epa04445658 YEARENDER 2014 MARCH Participants take part in the annual gay pride march in Cape Town, South Africa, 01 March 2014. South African gays and lesbians marched in solidarity with the people of Uganda. Uganda impossed vehemently anti-gay legislation in February 2014 with President Yoweri Museveni making anti-homosexuality laws and signing a bill that makes some homosexual acts punishable by life in prison. South Africa's highest court ruled in December 2005 that it is unconstitutional to prevent gay people from marrying, making South Africa the first to legalize same-sex unions on a continent where homosexuality remains largely taboo. EPA/NIC BOTHMA

Cape Town - The Cape Town Pride festival has again come under fire amid allegations that the event does not represent the black homosexual community.

Cape Town Pride festivities kicked off on Friday and will run until February 28. The main event, a mardi gras and parade in Green Point, is on February 27.

Funeka Soldaat, of Free Gender, a black lesbian rights campaign organisation based in Khayelitsha, said Cape Town Pride continued to exclude the black lesbian, gay, bisexual, transgender, intersex, asexual and queer (LGBTIAQ) community in decision making when planning the festival.

While festival organisers deny this, Free Gender has called for all activists to unite under the banner of Alternative Inclusive Pride Network, an umbrella organisation for the LGBTIAQ community, during the parade.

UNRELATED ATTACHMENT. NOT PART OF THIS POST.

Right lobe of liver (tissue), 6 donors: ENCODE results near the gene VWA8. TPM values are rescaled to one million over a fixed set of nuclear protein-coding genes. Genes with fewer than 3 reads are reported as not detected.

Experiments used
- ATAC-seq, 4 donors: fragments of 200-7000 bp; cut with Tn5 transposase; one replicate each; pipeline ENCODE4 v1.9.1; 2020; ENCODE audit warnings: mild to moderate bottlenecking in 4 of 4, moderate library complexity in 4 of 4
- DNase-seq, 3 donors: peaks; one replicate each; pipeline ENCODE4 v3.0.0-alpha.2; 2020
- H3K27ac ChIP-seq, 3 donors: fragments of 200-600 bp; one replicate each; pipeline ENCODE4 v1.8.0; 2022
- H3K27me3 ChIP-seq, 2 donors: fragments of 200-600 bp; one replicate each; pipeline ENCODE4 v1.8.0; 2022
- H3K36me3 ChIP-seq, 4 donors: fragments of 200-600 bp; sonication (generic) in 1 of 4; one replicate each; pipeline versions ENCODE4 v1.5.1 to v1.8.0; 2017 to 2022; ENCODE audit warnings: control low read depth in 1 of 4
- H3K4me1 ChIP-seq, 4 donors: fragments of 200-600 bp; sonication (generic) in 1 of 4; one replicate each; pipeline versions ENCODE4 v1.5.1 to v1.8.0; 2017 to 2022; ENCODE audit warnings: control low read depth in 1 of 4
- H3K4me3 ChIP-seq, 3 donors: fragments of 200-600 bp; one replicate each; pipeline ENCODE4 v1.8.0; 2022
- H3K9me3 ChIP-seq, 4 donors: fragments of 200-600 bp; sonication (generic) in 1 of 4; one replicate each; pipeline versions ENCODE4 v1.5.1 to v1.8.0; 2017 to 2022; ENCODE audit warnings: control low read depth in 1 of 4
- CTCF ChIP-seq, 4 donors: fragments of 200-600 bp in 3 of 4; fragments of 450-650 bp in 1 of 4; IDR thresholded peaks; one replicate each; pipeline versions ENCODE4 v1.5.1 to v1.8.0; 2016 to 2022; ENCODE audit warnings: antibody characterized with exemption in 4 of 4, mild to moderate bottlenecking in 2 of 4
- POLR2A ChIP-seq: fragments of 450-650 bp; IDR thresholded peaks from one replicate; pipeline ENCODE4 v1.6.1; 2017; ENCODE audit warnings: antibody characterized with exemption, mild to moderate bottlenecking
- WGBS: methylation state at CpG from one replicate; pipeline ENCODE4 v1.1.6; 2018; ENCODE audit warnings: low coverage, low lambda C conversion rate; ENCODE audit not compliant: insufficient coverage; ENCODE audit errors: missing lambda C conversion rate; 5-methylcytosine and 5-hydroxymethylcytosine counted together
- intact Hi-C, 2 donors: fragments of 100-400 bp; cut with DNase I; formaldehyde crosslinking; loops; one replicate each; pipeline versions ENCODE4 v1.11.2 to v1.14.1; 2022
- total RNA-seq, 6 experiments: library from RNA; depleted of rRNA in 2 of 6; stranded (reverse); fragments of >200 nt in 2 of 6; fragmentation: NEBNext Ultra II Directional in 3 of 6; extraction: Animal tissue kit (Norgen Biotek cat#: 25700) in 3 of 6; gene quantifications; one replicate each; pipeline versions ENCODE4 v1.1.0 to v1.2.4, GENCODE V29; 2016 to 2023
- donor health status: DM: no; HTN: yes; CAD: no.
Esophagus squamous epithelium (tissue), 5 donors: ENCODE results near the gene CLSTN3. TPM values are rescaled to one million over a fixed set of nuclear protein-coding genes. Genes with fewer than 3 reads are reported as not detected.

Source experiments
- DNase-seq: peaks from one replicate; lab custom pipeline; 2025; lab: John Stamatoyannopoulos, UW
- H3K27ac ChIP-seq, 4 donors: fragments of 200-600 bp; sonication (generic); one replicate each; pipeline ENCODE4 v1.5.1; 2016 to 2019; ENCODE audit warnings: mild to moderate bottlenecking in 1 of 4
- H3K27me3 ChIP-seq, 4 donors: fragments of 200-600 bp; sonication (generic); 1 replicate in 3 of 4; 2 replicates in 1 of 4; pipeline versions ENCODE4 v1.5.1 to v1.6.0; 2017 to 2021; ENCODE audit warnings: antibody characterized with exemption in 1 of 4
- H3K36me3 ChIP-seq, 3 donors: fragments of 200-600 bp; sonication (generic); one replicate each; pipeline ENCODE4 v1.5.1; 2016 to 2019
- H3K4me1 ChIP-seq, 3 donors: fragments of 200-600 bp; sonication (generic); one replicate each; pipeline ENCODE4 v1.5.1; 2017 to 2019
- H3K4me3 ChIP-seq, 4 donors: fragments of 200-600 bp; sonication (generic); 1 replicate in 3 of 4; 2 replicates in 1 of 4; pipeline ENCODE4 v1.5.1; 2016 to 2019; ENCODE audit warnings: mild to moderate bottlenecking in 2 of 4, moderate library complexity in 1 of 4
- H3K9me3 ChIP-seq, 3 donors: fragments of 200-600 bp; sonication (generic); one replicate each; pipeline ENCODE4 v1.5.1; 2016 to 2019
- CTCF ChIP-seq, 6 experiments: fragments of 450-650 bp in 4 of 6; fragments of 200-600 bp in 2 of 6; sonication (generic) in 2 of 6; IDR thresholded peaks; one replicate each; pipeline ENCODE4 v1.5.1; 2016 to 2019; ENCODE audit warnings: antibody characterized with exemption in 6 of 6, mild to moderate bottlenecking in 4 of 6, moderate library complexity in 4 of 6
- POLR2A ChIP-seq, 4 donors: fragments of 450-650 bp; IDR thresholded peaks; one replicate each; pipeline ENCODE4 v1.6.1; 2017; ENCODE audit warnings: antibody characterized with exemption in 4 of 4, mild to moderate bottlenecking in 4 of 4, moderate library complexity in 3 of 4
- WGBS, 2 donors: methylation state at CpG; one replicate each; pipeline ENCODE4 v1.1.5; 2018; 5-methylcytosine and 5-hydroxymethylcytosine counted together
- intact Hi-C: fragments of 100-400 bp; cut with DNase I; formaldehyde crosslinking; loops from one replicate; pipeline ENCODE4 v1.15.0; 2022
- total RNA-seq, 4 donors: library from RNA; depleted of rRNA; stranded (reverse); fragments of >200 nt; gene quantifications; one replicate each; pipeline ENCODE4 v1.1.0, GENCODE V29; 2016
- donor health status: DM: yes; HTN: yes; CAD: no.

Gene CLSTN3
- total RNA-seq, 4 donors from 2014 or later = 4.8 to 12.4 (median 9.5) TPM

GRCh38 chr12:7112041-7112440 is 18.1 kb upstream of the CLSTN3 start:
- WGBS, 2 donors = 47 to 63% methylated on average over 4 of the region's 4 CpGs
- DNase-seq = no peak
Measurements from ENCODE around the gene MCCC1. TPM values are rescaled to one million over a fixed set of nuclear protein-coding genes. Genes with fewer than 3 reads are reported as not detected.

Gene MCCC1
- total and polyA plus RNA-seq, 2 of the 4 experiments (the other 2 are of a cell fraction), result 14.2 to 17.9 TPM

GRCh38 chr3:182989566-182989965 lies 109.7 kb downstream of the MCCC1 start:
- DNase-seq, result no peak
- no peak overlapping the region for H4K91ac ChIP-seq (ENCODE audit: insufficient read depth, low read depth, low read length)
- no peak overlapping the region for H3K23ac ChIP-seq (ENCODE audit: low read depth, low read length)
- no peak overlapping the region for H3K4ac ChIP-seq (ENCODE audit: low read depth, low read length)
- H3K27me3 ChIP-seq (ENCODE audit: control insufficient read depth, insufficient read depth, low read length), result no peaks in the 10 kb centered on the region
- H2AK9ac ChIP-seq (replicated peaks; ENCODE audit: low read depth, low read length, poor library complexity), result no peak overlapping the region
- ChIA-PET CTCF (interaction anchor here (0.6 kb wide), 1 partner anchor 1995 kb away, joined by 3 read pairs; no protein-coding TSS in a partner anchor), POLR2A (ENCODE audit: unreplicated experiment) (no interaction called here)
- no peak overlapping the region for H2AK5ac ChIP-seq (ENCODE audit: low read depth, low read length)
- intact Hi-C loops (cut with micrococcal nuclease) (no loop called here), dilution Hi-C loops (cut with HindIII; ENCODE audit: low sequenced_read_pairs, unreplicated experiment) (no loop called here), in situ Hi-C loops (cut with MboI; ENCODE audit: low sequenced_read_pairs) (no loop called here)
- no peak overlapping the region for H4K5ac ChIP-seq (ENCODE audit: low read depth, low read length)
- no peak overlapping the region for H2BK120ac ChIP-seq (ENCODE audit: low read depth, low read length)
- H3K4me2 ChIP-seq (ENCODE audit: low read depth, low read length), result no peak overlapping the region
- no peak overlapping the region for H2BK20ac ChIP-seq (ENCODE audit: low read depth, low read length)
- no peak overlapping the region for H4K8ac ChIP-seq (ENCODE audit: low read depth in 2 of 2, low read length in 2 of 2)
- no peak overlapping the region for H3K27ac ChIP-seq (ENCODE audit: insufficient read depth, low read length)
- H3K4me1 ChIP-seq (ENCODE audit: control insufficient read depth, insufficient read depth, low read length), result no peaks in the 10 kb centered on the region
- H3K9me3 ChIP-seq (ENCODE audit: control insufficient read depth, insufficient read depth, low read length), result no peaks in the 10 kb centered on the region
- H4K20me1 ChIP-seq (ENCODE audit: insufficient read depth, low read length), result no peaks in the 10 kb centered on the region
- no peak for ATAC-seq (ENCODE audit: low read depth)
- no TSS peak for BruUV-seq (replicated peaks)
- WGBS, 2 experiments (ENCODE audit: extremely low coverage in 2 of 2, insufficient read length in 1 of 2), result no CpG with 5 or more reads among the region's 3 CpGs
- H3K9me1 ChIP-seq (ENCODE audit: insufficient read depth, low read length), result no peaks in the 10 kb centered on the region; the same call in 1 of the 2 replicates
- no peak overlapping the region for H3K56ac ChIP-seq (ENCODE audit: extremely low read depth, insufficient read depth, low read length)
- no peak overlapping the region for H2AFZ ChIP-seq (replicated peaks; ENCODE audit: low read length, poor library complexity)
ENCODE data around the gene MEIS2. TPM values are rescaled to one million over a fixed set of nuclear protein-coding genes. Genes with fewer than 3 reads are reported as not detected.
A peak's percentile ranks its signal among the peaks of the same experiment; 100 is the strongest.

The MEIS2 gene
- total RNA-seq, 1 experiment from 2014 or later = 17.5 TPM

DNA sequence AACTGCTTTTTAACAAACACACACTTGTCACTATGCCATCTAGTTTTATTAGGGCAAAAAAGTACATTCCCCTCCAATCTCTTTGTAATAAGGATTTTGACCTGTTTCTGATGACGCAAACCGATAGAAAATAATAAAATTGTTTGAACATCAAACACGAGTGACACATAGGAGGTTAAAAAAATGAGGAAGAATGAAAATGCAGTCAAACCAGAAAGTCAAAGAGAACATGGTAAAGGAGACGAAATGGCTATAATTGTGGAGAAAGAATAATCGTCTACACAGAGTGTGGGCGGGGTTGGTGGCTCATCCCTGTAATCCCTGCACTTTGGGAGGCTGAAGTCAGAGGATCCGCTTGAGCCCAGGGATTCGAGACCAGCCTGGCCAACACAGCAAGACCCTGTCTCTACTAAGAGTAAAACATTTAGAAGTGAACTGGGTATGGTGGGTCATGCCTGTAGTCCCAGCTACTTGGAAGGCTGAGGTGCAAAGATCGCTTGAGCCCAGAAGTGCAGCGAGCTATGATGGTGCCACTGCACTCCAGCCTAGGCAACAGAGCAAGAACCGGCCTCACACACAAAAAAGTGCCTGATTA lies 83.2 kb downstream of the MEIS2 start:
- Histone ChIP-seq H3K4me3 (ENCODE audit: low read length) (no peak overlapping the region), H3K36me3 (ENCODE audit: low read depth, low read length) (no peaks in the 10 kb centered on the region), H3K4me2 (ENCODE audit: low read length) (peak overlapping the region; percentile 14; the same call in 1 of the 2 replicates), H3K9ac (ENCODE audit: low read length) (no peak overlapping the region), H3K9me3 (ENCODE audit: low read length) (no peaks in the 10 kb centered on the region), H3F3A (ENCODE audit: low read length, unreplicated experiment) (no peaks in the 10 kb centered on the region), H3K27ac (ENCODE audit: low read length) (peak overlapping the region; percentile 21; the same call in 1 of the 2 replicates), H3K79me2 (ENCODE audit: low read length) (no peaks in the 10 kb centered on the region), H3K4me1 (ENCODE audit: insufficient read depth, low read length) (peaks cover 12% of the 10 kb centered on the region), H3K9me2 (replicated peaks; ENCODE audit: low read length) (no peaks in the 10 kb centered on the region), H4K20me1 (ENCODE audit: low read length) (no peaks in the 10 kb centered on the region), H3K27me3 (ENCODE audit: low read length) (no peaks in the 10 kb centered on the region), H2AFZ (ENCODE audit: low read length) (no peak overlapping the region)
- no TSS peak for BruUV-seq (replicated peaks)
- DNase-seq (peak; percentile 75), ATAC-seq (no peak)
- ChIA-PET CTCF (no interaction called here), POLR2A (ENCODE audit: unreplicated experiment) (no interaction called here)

Last year the festival came to a brief standstill after a group of protesters staged a sit-down calling for the event to be more inclusive.

“When we attended or participated, it was through invitation by a few white gay men who are gatekeepers in Cape Town Pride,” Soldaat said. “We urgently request an AGM in order to plan the way forward.”

Festival director Matthew van As said this year’s celebration would be more diverse than before. He added that Cape Town Pride was hosting an event in Khayelitsha.

Van As, however, said the decision was not made to appease complaints but was suggested by one of the Cape Town Pride volunteers. “We have tried over the last two years to meet (with Free Gender), but it becomes a racial thing alone… And it becomes hostile. The meeting will happen when (we can) work towards the betterment of the LGBTIAQ community,” Van As said.

He said the allegation that the organisation was controlled by white men was untrue. “This year Cape Town Pride is completely diverse. We are the largest pride in Africa and we are the most diverse pride in Africa. People want to celebrate Cape Town Pride.”

Soldaat said, however, the event to be held in Khayelitsha was passed off as a “favour” to the black community.

Last year the network sent a letter to mayor Patricia de Lille calling for intervention, which they say was ignored.

De Lille’s spokesperson Zara Nicholson said their office responded in mid-December, saying the correspondence had been sent to the Tourism, Events & Economic Development Directorate: Events Department for their attention.

Cape Times